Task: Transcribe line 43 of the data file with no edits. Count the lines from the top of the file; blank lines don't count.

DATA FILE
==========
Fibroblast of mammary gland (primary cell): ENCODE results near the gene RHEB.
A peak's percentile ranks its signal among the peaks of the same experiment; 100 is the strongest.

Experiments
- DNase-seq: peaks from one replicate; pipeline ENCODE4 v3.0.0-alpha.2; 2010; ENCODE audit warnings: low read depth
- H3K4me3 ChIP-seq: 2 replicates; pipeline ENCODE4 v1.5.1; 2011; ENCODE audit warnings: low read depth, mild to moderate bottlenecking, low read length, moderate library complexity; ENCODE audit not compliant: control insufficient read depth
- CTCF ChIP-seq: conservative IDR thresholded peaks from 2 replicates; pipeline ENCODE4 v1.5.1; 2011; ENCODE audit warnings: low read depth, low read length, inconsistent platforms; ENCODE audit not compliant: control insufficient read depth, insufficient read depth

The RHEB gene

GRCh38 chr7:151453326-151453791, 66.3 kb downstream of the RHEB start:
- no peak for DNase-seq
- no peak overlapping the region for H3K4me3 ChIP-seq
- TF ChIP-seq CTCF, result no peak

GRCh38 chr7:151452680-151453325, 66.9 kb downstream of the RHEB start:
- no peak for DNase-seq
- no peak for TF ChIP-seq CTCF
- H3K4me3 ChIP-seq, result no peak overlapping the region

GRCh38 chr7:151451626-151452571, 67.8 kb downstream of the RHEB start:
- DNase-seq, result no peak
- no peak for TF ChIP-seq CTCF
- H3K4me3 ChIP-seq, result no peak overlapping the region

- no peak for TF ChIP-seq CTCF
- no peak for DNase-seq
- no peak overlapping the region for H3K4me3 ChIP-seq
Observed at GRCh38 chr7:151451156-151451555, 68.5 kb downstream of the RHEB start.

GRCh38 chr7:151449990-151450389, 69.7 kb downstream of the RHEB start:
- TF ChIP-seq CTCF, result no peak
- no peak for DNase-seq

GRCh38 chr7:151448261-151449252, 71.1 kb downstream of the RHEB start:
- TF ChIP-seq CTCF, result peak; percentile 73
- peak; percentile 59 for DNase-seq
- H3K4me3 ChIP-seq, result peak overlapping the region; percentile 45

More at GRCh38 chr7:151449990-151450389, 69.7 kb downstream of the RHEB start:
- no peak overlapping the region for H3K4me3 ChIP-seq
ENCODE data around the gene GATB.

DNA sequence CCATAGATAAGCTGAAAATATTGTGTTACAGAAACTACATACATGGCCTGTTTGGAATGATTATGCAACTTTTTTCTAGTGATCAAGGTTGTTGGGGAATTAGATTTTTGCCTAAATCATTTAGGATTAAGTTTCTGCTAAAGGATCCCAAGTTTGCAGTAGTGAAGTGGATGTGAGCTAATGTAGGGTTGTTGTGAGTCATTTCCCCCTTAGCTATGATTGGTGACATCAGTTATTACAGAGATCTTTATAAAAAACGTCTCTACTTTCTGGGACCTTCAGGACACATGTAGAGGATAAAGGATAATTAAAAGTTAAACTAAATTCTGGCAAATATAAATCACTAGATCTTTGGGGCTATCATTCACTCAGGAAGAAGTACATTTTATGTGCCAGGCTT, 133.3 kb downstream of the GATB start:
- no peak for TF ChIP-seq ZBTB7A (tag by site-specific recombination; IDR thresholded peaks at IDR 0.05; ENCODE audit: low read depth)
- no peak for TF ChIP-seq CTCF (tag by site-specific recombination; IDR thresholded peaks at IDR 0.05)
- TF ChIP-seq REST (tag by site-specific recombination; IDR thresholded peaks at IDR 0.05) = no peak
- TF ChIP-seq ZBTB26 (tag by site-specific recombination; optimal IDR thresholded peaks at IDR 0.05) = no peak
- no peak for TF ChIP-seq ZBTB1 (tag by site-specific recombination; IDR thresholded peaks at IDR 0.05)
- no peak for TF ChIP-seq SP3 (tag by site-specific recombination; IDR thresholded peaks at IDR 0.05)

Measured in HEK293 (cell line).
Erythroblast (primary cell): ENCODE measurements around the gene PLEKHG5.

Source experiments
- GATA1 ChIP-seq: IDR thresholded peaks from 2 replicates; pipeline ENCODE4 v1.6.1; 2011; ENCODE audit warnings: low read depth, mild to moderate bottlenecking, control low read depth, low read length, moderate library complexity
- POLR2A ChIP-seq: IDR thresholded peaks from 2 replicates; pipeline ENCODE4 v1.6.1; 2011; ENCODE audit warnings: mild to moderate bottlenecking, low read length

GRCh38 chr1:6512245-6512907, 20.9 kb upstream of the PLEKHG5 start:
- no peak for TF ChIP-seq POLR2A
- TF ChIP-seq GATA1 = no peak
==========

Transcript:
Source experiments